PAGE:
Our experiences with Spain have been different than with any other European country we've visited. In every other country - except France, for obvious reasons - we hit only the major cities: London, Dublin, Athens, Rome, Munich, etc. In Spain, we've really only been to smaller coastal towns.
Last year, we hit up San Sebastian, a tiny seaside resort town on the Bay of Biscay in the Basque Country, literally just over the French border. We hopped back across just in time to catch the Tour de France coming through.
This year, although we did take a long weekend in Barcelona, we spent the bulk of our time in the Costa Dorada region - namely, Reus, with some quick field trips to other areas. However, Reus is much smaller and less interesting than, say, Tours, so it was a hard week for me. Because here's a newsflash for you: Spain isn't France.
They don't speak French, or even much English (and I speak no Spanish). They don't have the ubiquitous boulangeries on every corner with the to-die-for baguettes and pastries. Shopping was a disappointment; Reus didn't have nearly the variety or types of stores Tours did. Wine? Okay, but not fantastic. And me? Well, I was frustrated and a little (okay, a lot) homesick for my little corner of France.
But I'm glad we went. We did have fun. And we had a couple of stellar meals. Cocktail hour in the squares was always pleasant. And I can say I've been to one more place, at least.
While I'm not sure I'd recommend you rush out to make a special trip to Reus, if you find yourself in the area here's what you can't miss.
E & B
where we stayed
where we visited
where we ate
Little Bangkok // Little Bangkok is the #1 restaurant in Reus on TripAdvisor, so even though it's not Spanish we knew we needed to try it out. I'm super glad we did. We split an appetizer of chicken satay; for a main course, I got Pad Kee Mao and B got green curry. Both were amazing, and very spicy. The Spanish apparently don't share the French's disdain of heat. We tried to walk in one night, but they were already booked. So they made us a reservation for the following night. They speak English, though, which is wildly helpful.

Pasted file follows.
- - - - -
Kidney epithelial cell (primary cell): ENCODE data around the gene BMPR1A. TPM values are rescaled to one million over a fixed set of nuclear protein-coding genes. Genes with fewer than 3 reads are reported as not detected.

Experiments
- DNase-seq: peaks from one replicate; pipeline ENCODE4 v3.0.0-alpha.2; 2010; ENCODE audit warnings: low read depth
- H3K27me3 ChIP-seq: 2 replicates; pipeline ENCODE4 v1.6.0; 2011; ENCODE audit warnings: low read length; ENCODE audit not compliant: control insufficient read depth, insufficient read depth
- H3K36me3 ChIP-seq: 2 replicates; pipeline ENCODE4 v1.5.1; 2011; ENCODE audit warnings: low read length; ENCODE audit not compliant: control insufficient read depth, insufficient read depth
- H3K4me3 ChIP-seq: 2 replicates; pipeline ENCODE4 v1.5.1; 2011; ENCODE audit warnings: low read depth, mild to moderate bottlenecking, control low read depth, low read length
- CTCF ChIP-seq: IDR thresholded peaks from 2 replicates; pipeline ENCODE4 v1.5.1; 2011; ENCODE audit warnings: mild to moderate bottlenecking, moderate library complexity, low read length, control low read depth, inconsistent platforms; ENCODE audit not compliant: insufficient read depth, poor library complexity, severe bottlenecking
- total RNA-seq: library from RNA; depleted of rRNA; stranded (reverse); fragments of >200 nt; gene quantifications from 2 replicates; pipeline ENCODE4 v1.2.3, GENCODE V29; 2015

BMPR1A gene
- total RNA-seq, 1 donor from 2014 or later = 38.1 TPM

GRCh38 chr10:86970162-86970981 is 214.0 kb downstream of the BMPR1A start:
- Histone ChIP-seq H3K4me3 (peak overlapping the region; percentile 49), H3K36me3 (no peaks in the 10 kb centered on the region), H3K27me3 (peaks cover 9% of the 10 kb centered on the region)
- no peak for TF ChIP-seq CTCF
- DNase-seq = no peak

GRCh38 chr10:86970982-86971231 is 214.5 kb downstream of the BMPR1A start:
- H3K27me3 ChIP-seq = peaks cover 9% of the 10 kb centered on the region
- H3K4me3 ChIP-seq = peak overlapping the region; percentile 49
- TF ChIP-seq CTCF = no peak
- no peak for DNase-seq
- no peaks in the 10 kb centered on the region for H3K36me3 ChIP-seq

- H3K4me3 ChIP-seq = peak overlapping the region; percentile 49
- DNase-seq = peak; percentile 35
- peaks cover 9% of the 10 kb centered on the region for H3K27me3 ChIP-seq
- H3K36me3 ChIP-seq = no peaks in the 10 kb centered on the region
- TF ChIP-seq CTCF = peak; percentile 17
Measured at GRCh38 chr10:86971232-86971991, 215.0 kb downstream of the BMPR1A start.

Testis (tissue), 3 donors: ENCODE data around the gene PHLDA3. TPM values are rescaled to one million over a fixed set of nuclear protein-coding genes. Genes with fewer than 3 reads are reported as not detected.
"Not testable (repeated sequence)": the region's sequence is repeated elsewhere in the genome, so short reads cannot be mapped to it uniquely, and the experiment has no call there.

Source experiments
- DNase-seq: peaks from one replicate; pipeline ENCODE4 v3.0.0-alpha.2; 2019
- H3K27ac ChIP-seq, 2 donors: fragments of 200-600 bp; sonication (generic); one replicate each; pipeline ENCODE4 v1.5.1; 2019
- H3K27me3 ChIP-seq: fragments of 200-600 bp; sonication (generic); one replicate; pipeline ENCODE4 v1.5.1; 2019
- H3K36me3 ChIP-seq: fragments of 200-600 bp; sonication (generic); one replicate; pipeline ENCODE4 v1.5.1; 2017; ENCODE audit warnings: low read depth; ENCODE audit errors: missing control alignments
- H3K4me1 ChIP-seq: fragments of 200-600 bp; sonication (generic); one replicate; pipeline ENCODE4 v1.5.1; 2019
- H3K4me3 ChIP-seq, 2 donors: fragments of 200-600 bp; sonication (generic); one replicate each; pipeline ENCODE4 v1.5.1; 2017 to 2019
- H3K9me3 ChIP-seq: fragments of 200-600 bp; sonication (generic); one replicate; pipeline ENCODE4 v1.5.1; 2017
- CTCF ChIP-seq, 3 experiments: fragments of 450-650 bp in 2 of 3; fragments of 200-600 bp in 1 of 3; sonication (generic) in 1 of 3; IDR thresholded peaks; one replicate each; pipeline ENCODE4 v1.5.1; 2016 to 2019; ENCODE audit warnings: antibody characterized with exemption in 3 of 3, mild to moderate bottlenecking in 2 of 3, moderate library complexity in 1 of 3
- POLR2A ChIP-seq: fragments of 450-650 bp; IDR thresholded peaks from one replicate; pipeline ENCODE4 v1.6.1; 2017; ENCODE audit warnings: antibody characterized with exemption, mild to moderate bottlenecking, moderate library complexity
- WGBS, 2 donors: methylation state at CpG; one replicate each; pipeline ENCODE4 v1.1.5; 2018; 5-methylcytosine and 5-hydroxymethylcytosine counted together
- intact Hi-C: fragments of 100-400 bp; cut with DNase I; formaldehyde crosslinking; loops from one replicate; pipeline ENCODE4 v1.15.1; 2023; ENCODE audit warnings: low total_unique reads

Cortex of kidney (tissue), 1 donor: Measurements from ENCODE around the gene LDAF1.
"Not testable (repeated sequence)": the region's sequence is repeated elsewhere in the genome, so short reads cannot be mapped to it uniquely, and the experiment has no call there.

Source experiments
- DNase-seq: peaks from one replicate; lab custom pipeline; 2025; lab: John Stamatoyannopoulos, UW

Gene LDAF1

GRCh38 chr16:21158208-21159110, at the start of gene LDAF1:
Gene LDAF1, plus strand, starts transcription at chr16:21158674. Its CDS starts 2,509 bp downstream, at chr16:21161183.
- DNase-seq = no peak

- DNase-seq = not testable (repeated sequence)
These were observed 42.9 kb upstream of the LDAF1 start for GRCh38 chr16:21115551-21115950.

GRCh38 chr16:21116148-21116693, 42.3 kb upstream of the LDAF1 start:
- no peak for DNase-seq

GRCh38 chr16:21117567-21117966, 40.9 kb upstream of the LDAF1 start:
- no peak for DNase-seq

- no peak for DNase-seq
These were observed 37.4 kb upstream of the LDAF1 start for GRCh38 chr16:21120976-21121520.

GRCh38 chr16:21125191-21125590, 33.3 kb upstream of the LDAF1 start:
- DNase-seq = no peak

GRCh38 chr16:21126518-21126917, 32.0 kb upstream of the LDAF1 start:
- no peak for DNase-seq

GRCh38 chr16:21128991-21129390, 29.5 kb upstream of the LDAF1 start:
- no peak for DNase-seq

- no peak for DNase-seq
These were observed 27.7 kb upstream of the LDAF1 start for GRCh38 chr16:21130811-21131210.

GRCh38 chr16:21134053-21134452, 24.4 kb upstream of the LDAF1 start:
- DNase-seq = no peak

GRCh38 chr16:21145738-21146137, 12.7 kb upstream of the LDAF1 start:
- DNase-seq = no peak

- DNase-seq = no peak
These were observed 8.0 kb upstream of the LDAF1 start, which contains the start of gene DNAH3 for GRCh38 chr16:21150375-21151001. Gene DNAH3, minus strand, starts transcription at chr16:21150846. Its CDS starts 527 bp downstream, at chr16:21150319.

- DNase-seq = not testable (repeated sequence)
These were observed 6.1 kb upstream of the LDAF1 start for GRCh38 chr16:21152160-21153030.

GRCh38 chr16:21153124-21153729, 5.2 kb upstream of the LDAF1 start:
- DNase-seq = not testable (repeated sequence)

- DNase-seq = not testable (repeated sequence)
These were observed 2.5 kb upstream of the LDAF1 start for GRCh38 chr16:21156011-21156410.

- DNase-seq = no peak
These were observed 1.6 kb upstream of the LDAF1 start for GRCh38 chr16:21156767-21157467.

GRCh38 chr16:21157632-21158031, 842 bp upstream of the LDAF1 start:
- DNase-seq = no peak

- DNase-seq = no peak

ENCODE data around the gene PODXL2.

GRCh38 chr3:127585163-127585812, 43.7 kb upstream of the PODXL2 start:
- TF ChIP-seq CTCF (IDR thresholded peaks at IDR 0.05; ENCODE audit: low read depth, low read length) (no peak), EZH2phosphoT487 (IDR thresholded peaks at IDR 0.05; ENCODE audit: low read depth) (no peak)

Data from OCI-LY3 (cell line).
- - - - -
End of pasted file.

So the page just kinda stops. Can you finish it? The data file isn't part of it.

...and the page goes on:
Museu del Vermut Restaurant // We never actually made it to the Vermouth Museum itself, but we did have dinner there, a hint from Brian's coworkers. We split bread with tomatoes on it (a common dish), mussels, and patatas bravas, which are potatoes with a spicy sauce. Even though we only split tapas, we still left totally stuffed. And the ambiance is A+. We ate in a little outdoor courtyard, with exposed brick/stone walls and old vermouth signs hung on them. Highly recommended.
Esquitx Creperia // Good, but not Le Lys d'Or good. That's the best way to describe it. After living in France for six months we have hiiiiigh standards for crepes. Some things are sacred. In my opinion, even Tandem Creperie in Travelers Rest, of all places, is way better than this, but under the circumstances, this worked. However, if you aren't spoiled by living 100 yards from a divine creperie for six months, you'd probably like Esquitx just fine. Don't mind me and my #FrancoSpoiled ways.
what we did
Gaudi Centre Reus // A museum devoted to the life and work of Gaudi, who was born in Reus, Gaudi Centre Reus was actually pretty nice. We got free admission with our hotel stay, so even though we're not big museum or art people we decided to take a shot. We actually really enjoyed it. I liked learning about his art, while B enjoyed the physics behind his architecture (once a nerd, always a nerd). Again, I wouldn't make a special trip for this, but if you find yourself in Reus, you should at least do this.
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